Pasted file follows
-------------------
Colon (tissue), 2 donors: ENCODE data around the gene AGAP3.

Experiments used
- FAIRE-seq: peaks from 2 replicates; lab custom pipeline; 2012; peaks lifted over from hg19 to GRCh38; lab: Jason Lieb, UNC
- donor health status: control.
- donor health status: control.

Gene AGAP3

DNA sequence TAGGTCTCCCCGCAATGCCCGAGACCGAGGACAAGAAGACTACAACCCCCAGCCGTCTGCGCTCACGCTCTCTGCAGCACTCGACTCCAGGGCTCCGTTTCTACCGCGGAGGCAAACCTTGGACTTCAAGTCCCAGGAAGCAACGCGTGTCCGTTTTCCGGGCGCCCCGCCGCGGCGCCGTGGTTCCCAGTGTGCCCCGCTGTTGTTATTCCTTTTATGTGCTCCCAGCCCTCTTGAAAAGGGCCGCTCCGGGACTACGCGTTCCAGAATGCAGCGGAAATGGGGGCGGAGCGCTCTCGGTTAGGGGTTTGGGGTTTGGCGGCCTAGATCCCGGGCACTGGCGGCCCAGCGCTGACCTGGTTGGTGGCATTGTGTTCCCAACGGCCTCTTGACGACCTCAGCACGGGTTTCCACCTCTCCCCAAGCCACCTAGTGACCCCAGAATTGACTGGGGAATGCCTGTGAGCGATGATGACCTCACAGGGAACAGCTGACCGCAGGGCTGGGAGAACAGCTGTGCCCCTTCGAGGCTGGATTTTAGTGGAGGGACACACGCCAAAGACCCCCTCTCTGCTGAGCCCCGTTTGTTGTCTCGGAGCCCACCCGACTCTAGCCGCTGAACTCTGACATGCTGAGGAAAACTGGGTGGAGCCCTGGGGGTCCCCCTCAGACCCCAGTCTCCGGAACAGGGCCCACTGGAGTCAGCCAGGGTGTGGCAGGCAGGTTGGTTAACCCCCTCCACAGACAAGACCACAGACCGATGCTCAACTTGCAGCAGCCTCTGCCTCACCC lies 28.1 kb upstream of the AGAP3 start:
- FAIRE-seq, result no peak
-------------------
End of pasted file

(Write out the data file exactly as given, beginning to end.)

Colon (tissue), 2 donors: ENCODE data around the gene AGAP3.

Experiments used
- FAIRE-seq: peaks from 2 replicates; lab custom pipeline; 2012; peaks lifted over from hg19 to GRCh38; lab: Jason Lieb, UNC
- donor health status: control.
- donor health status: control.

Gene AGAP3

DNA sequence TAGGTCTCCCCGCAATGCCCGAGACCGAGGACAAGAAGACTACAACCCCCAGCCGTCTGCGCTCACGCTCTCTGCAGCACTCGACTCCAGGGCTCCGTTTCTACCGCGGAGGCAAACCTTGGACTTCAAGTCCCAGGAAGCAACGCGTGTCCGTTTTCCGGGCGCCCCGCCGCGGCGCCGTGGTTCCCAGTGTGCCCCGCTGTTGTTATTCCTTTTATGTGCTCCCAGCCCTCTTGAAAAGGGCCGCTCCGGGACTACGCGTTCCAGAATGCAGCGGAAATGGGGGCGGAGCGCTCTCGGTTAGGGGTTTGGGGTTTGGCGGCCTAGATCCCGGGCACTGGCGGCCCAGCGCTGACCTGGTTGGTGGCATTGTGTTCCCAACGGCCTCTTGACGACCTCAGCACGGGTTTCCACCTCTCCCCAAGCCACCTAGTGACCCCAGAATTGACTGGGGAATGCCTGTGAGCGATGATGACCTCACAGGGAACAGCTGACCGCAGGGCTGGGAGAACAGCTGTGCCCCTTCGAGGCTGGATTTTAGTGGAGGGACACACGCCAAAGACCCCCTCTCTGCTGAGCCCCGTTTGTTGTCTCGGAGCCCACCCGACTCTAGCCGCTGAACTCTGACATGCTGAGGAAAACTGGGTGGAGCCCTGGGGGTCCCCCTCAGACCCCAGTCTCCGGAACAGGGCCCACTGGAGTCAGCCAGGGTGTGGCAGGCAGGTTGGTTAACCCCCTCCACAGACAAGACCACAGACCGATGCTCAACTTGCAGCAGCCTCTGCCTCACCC lies 28.1 kb upstream of the AGAP3 start:
- FAIRE-seq, result no peak